Southern Britain: Birds and History Aug 01—12, 2005

Posted by Peter Roberts

Peter-roberts

Peter Roberts

Peter Roberts is based in Britain and lives on the island of Islay in the west of Scotland. He has been a keen naturalist since childhood in London. While birds remain his ...

Related Trips

2005 was our 9th year of operating this unique and fun tour. Although it runs to a tried and tested, and very successful formula, no one year is the same as another because of its built-in flexibility. Staying in one location all ten nights, and not having to pack and repack on this 50-50 mix of birds and historical visits seems to hit the right spot for our participants. There is plenty of scope for individuals to call the shots, indicating what sort of mix they?d like, how long they want to be in the field each day, places they?d like to visit—even what they want to eat for breakfast, lunch, and dinner! Having said that, most folks are generally happy to go with the flow and ask for my advice about what works best based on many years of experience in this area.

So off we went—in constantly good, warm, and sunny weather—straight into some remarkable history at the huge complex of Hampton Court Palace, a short drive from meeting up at Heathrow airport in London. This must surely be one of England?s greatest buildings, full of references to Henry VIII and later monarchs, and all set in immaculately kept ornate gardens. As we strolled the grounds, our birding account was opened with such exotica as Mandarin Duck, Egyptian Goose, and Rose-ringed Parakeet—all introduced species, but with large viable feral populations. Another grand historical venue included Hever Castle. I arranged a totally exclusive and private tour for our group before the public was let in. This is a real bonus—being shown in an unhurried way through this picturesque castle full of history and priceless heirlooms, paintings, and furniture. It is a small, ?cozy? castle, beautifully restored by the Astor family during the 20th century, and with immense amounts of historical value as the family home over 400 years ago to Ann Boleyn—Henry VIII?s second wife, and the first to lose her head in the process! Here, too, is a lovely intertwined mix of birding and history, with immaculate nesting Great Crested Grebes on the ornamental ponds and Eurasian Nuthatches in the beautiful surrounding parklands.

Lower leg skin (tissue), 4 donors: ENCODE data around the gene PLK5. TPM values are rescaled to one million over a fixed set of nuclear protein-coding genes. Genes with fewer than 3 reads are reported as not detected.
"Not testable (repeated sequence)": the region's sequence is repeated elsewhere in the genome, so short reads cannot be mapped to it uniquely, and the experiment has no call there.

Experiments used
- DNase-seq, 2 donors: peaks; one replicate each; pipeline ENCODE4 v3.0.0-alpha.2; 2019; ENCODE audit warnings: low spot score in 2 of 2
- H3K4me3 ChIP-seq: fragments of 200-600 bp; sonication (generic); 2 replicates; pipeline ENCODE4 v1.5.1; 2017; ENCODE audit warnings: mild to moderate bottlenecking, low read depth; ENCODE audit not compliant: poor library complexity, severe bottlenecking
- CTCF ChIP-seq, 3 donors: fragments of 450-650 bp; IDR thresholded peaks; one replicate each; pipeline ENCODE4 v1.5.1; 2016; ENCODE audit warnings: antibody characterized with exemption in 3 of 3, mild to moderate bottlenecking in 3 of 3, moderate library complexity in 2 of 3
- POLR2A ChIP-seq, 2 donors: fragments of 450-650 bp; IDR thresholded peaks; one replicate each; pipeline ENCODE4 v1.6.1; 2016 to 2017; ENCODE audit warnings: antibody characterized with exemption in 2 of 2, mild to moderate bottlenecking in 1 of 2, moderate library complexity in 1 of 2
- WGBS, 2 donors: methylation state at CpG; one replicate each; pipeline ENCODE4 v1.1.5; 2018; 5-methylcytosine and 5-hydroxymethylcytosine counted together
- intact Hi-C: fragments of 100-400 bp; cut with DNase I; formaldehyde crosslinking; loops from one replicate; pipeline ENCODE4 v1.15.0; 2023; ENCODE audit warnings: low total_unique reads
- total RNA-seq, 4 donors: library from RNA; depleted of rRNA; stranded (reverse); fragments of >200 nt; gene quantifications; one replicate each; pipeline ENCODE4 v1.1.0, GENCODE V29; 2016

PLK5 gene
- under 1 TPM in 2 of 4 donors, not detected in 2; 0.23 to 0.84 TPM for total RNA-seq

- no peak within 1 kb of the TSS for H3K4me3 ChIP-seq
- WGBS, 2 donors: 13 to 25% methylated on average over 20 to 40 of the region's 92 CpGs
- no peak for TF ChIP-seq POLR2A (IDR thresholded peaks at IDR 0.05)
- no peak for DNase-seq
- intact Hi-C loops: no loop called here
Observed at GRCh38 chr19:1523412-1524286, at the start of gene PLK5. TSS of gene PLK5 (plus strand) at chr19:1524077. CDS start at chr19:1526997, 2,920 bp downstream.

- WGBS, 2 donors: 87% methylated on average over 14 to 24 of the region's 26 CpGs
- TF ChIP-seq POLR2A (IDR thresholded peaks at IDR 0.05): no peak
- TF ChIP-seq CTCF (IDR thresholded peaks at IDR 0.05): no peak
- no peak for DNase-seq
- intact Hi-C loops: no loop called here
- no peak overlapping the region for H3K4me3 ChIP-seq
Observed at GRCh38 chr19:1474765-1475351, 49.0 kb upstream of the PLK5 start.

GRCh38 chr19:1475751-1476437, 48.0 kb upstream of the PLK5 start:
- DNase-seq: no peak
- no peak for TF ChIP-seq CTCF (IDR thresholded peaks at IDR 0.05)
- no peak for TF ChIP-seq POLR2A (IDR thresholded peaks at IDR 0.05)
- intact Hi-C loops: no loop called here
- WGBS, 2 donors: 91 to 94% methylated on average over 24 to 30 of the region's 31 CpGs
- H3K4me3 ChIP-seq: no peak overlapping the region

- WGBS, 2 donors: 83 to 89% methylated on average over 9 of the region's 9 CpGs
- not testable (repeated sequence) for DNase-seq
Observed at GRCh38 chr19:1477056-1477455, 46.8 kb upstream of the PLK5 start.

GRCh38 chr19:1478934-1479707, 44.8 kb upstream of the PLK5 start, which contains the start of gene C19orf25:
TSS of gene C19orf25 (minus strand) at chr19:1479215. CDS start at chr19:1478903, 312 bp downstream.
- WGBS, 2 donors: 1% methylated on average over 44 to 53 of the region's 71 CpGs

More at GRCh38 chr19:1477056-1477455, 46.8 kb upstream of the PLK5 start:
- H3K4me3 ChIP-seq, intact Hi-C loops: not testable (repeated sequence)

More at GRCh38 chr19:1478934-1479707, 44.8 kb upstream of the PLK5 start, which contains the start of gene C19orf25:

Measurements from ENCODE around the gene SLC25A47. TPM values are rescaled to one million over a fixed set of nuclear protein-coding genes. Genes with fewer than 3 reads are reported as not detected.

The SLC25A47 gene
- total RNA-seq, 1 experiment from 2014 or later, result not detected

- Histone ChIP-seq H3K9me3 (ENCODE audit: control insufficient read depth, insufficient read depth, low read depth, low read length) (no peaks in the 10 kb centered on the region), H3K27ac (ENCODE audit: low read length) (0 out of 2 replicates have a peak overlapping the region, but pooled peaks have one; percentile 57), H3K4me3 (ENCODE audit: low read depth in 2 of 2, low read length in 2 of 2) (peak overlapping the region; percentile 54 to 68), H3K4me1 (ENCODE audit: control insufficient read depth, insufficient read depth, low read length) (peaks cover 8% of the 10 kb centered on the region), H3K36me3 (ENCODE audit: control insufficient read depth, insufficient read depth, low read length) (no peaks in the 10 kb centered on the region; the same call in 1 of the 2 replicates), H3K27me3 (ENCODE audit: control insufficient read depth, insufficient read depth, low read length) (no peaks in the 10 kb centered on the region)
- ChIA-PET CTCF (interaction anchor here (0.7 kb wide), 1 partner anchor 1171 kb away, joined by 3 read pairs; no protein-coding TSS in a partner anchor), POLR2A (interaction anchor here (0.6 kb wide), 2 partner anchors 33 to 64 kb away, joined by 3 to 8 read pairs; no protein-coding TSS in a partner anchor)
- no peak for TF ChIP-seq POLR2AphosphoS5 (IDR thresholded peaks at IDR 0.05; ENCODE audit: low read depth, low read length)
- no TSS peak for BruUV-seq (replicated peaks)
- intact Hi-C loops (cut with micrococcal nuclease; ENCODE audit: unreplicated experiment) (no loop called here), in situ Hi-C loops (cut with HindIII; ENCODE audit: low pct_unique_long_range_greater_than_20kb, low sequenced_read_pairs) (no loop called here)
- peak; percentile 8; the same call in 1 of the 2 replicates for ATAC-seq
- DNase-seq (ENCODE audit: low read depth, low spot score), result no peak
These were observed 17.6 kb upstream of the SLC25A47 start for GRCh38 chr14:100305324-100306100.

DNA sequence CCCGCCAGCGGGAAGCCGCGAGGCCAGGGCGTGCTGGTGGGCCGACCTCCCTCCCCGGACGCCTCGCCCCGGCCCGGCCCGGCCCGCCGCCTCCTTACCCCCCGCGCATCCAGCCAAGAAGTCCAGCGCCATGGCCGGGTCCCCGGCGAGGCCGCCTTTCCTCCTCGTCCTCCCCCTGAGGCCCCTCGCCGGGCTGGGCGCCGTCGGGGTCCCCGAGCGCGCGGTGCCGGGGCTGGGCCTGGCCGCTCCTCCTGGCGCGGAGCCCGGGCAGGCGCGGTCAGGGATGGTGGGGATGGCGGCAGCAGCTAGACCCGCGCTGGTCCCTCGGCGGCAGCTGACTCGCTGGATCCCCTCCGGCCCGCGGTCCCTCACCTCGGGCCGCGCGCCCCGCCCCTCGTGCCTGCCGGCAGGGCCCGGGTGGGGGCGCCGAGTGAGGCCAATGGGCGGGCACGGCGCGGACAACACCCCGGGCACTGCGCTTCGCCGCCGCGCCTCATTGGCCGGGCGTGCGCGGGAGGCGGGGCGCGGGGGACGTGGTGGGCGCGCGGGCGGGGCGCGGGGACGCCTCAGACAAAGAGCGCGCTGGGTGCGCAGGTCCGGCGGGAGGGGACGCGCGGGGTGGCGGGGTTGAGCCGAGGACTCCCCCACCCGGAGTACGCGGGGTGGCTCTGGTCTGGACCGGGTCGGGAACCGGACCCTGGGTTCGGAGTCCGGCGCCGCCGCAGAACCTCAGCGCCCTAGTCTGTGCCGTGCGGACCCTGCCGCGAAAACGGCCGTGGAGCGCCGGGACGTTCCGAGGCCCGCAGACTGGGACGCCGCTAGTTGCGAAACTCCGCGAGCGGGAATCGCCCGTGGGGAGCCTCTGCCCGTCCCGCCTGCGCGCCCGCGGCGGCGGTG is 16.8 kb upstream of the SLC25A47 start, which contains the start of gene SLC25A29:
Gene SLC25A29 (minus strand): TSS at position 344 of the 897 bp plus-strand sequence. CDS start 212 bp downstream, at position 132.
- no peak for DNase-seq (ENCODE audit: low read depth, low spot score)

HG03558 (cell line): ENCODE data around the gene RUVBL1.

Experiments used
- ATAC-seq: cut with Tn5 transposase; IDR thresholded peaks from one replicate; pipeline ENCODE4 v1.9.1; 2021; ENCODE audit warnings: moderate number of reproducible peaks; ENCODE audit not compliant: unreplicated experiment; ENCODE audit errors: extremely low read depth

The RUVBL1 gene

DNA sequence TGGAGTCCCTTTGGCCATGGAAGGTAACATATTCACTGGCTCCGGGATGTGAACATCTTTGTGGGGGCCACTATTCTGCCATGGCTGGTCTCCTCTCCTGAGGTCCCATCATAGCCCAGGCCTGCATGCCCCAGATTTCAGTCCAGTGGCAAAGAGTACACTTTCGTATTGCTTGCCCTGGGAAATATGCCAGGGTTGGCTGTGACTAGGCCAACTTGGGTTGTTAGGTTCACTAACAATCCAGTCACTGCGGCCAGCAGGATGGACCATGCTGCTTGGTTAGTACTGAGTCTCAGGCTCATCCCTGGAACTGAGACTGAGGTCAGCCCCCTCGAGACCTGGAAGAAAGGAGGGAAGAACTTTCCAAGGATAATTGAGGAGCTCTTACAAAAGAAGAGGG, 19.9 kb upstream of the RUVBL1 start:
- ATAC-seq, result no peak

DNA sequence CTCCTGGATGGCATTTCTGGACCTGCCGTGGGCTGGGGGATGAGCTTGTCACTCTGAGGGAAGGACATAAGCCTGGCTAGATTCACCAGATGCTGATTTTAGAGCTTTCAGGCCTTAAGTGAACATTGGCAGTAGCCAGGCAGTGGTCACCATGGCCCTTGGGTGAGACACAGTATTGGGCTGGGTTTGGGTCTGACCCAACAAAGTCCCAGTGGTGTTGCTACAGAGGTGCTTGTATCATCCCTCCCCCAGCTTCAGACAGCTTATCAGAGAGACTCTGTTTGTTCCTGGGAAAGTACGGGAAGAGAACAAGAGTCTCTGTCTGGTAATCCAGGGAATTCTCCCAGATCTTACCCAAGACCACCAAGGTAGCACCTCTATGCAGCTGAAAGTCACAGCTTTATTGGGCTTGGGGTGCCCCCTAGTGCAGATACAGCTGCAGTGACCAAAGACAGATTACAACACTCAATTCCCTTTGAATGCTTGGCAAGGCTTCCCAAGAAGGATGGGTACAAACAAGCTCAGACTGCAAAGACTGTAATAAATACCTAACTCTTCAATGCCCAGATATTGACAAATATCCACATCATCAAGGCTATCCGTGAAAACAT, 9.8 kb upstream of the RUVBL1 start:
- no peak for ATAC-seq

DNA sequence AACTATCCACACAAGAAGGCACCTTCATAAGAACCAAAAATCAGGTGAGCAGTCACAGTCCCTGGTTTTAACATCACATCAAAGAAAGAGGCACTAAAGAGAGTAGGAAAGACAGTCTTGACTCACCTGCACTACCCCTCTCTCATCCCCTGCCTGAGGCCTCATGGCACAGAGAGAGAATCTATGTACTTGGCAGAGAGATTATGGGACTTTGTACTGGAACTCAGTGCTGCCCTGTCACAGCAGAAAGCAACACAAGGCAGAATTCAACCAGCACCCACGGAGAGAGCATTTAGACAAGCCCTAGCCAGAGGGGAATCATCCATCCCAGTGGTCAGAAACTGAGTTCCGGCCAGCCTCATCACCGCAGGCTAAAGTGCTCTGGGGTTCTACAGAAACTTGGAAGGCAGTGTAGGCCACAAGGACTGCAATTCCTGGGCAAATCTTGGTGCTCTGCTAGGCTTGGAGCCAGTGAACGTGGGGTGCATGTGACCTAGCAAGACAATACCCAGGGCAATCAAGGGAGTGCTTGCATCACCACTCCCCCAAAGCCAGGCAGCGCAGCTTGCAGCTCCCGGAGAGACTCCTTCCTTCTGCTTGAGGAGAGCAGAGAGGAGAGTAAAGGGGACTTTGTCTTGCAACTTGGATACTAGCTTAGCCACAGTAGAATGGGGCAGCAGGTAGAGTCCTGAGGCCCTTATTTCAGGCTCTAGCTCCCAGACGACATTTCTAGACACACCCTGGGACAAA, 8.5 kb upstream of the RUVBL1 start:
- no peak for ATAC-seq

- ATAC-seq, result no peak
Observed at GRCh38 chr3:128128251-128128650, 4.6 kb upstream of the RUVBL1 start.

The diversity of the history of this area is staggering, action-packed with everything from the Roman Invasions right up to the Industrial Revolution. But I often get the impression that it isn?t only the grander sites that impress those who join this tour. It is often the unexpected delight of traveling through such classically quaint countryside that pleases every bit as much as the spectacular. Driving down winding country lanes, calling into picturesque unspoilt villages with ancient churchyards and half timbered houses dating back centuries gives as much pleasure.

Some days can be fully historical, some fully birding—especially our annual visit to Minsmere, a fine coastal wetland reserve where our hopes are especially pinned on sighting one of Britain?s rarest breeding birds, Great Bittern. We were not disappointed this year, with two separate flight views of this highly secretive bird as it traversed its dense reedbed haunts. Here, too, were nesting Mediterranean Gulls and Dartford Warblers—some of the rarest nesters in the United Kingdom—offering great looks.

Another well-established birding highlight has become a private visit to a friend?s bird-banding station. This is a good example of where the flexible approach is so important. I keep all options open, working other parts of our agenda around a visit here after listening to the weather forecast and arranging the visit only when everything looks set. We had a fine time on this tour, with the chance to see a wide range of those wonderfully obscure-looking warblers up-close in the hand after banding. Especially lucky this year was the privilege of close encounters with the scarce Bearded Reedling. And what better way to round off an early morning start at this site than with a historical visit to the Battle of Hastings, where the last successful invasion of Britain took place in 1066?

With various excellent birding sites to check for migrant shorebirds and late nesters, the birder?s hotline to check for rarities, day trips to London and France, and so many diverse historical sites to choose from, we invariably finish our tour knowing there is so much more of high interest to justify a return visit. Indeed, some participants have repeated this tour and, because of our flexible way of organizing events, I have always managed to work in new places and birds to show them.